-- forms a mounting for the guns, moves with cradle I in elevation and train and is also capable of still further motion longitudinally of the axis of the guns with the respect to cradle l, by means of bell cranks 35 and 36, hingedly attached to block 8 and cradle 1. Thus it will be seen that the guns 5 are mounted with respect to their immediate support in such a way as to rotate about their vertical axes to train the guns 5, in such a way as to rotate about their horizontal axes to depress and elevate the guns 5; and in such a way as to move along their longitudinal axis so as to permit an axial longitudinal thrust. These movements may occur simultaneously so as to give the guns 5 a universal movement.
Applying the aforementioned basic principles to Figures 2 to 4, it will be seen that guns 5 are adapted to be moved about their vertical axis by means of their attachment to cradle I which in turn is attached to ring 8 by arms Hi and i2. Ring 8 carries wheels or rollers 9 adapted to vwork in track or ring ll carried by mounting member 13. Ring 8 is further provided with annular rack H, the teeth of which mesh with.
the gear IQ of a suitable motor 2| which is rigidly fixed to mounting member l3 and which is seen that upon starting motor 2| the ring 8 will be turned so as to in train.
impart motion to the guns 5' Guns 5 are moved about their horizontal axis by means of their attachment to cradle 1 which rigidly carries a quadrant-shaped member 23 provided with arcuate rack 25. The teeth of rack 25 mesh with the gear 21 of a suitable motor 29 which is rigidly fixed to turret member 3| attached to and rotatable with ring 8. Motor 29 is likewise adapted to be remotely controlled by any suitable remote control mechanism. It will, therefore, be seen that upon starting motor 29the quadrant 23 will be turned so as to impart elevational movement to guns 5.
It is necessary when it is desired to fire foreand aft directly along and in close proximity with the fuselage, as shown in Figure 3, that the guns 5 be given an upward longitudinal axial thrust so that the guns will clear the adjacent portions of the fuselage. This is'accomplished by means of guns 5 being hingedly attached at 33 and 34 to hell crank levers 35 and 36, which are in turn hingedly attached at 31 and 38 to cradle l. The lower ends of levers 35 and 36 hingedly carry rack 39, the teeth of which are adapted to mesh with gear 4| of a suitable motor 43 rigidly carried by quadrant 73 and which is adapted to be remotely controlled by any suitable remote control mechanism. It will, therefore, be seen that upon starting motor 43, the rack 39 will be moved so as to impart an upward longitudinal axial thrust to the guns 5 so that the guns will clear the adjacent portions of the fuselage.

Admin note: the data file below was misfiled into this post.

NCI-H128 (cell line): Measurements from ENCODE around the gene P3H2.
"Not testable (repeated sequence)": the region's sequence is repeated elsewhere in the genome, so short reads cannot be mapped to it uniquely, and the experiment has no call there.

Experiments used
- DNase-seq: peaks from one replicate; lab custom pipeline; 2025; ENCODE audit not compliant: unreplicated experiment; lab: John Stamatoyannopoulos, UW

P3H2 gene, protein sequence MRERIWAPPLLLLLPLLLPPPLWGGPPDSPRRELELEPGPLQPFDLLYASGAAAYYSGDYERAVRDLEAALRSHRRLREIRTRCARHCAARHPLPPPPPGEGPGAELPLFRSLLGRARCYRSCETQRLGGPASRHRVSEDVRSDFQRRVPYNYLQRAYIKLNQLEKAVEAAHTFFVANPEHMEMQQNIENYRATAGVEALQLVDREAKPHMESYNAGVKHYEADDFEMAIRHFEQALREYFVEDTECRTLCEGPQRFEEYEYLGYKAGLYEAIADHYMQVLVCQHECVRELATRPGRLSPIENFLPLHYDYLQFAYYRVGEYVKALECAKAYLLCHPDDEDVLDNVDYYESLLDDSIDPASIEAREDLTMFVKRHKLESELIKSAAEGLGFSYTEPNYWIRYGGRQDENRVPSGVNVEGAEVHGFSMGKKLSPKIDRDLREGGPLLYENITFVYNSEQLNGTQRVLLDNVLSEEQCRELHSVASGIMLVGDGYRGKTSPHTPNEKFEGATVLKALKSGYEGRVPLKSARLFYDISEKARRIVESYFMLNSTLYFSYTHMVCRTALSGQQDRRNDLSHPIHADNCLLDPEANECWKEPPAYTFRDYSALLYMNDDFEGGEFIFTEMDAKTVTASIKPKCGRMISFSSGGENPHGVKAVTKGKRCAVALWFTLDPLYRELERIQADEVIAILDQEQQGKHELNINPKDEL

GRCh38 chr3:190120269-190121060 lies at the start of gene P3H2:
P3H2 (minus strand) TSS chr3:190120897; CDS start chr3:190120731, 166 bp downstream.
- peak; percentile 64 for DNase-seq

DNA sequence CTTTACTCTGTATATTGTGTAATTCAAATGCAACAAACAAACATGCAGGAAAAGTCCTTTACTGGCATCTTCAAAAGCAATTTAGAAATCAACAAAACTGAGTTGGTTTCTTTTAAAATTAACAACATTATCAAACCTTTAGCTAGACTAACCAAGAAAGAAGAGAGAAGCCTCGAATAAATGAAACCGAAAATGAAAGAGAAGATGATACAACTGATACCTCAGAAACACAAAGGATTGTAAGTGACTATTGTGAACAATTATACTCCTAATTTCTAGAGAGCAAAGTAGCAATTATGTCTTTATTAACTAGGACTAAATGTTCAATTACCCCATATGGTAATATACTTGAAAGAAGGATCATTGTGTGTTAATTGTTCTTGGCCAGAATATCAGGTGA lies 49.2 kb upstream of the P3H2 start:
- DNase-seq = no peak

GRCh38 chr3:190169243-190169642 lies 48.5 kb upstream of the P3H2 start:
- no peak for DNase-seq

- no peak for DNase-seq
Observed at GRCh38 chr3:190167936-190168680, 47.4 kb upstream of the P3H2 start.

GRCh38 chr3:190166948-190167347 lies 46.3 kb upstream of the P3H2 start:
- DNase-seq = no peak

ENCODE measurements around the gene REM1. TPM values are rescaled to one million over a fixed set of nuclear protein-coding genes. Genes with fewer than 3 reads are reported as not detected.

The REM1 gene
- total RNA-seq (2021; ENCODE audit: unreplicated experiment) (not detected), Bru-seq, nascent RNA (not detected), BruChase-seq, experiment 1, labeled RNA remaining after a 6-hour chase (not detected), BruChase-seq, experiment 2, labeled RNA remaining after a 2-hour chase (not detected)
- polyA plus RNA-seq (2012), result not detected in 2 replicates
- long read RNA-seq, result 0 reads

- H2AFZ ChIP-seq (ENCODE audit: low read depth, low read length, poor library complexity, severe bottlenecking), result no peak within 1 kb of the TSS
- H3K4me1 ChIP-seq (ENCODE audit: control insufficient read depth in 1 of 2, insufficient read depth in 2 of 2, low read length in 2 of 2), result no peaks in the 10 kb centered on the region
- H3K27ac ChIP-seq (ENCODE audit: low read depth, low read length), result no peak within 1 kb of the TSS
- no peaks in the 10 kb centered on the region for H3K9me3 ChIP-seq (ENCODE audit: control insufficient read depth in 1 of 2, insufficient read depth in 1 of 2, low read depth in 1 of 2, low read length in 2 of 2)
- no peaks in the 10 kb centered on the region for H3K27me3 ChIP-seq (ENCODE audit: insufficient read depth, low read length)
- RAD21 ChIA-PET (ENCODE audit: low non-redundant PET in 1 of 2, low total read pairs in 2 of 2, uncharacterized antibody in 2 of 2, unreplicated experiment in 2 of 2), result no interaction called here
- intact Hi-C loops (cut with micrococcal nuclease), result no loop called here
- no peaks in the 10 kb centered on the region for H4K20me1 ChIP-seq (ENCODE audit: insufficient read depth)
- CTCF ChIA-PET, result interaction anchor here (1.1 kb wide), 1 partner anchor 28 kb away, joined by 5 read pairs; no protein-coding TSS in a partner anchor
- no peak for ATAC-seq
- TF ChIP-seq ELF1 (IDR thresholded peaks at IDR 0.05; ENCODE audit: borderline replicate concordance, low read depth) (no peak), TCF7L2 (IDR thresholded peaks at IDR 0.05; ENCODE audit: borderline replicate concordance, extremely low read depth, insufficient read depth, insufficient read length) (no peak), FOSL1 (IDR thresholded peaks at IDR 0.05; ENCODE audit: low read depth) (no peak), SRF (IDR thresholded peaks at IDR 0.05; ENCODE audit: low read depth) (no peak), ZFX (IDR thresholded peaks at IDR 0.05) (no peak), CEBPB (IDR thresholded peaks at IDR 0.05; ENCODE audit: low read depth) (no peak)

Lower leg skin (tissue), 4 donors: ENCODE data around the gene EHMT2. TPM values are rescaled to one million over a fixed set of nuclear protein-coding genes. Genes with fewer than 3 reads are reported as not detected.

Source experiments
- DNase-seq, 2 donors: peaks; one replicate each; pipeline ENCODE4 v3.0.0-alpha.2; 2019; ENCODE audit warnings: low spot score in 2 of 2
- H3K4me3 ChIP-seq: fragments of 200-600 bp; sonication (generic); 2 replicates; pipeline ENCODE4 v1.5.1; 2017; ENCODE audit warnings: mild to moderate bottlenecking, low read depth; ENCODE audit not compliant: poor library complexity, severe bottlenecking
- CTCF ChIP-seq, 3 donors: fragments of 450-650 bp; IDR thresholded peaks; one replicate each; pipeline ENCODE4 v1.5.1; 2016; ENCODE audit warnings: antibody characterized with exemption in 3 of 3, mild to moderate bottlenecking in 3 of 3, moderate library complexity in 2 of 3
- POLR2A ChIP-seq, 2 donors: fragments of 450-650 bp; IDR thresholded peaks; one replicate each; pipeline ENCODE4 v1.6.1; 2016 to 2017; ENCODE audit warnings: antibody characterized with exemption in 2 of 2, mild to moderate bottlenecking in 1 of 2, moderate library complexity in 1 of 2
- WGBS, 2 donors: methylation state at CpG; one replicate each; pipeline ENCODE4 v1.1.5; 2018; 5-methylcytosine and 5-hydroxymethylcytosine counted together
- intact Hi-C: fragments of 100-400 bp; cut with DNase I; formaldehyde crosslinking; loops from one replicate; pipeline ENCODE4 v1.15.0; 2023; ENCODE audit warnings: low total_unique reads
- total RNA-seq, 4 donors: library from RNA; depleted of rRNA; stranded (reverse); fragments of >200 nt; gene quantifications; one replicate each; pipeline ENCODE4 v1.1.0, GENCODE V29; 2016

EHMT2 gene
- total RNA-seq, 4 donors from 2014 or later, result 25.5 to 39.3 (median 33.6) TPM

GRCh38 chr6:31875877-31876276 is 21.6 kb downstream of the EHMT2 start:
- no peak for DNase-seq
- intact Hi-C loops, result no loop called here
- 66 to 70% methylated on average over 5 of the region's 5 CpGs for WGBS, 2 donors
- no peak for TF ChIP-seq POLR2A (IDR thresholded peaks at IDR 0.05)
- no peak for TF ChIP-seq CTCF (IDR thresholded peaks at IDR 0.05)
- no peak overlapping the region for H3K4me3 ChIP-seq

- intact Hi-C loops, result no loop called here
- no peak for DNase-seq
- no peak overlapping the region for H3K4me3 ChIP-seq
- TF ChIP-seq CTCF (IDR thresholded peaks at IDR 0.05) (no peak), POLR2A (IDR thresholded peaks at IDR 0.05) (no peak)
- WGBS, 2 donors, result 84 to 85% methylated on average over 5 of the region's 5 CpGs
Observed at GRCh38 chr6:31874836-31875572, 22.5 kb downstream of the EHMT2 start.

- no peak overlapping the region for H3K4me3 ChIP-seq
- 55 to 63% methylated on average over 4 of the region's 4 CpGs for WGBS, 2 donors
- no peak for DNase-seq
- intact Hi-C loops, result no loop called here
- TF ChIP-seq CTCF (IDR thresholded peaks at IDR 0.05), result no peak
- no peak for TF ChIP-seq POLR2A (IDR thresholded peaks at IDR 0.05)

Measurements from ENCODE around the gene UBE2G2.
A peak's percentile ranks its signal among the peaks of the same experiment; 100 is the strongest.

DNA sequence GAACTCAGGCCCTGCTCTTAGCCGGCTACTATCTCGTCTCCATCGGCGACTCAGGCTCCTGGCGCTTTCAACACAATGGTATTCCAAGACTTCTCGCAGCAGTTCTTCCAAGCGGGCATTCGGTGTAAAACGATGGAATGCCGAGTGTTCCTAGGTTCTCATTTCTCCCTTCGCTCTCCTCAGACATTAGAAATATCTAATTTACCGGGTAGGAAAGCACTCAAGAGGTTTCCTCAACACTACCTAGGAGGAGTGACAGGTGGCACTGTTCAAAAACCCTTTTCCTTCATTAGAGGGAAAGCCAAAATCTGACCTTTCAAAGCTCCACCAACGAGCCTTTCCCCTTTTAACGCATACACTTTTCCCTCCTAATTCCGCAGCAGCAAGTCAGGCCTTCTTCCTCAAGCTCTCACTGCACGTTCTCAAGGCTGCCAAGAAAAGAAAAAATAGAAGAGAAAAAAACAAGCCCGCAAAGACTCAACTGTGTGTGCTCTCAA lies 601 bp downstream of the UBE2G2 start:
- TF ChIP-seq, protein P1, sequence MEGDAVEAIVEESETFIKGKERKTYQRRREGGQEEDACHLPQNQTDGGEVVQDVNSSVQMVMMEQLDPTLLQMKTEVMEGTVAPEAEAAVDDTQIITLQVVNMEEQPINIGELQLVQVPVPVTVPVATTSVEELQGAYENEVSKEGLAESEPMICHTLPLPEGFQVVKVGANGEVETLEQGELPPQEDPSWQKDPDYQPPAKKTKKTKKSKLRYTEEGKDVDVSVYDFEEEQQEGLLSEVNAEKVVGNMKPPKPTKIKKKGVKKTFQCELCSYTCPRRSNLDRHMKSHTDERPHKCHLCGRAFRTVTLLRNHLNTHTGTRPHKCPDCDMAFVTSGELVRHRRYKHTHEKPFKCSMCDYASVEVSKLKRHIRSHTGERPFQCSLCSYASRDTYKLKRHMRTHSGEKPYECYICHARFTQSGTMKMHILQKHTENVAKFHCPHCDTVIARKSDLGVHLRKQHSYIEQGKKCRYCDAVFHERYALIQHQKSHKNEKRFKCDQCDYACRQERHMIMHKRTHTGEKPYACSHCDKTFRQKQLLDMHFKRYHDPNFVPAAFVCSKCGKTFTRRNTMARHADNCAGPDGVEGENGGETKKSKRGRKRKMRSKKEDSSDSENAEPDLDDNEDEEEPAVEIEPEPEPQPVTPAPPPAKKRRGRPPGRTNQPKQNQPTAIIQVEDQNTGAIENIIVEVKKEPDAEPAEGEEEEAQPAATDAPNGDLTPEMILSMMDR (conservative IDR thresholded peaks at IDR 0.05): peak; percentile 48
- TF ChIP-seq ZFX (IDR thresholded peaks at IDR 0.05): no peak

Without the provision of a switch 45, continued operation of motor 29 would result in the guns 5 striking the surrounding fuselage portions. However,'when the guns 5 are maneuvered to a posi-' tion where they are about to strike the fuselage, arm 41 carried by cradle 1 contacts switch 45 to start motor 43, which gives the guns an upward and forward motion through rack 39 and bell cranks 35 and 36. Therefore, when the guns are to be fired fore and aft and in close proximity with the fuselage, continued operation of the motor 29 will result in the gun barrels assuming a position adjacent to, and parallel with, the fuselage as shown in Figure 3.
Inthis form of the invention the turret is provided with a streamlined fairing 49, rigidly carried by the gun mount 6 so as to fill the gap between the gun butts and the adjacent fuselage skin when the guns are in retracted flush position. As shown in .Figures 3 and 4, this fairing 49 projects slightly out into the airstream when the guns assume an extreme firing position.
The means for disposing of elected shells and links consists of chutes 5| and 53 merging into chute 55, the end of which extends into a duct 51 and is constructed of a flexible material to accommodate variations in elevation. Ammunition containers 59 are fixed to, and rotate with, turrent member3l.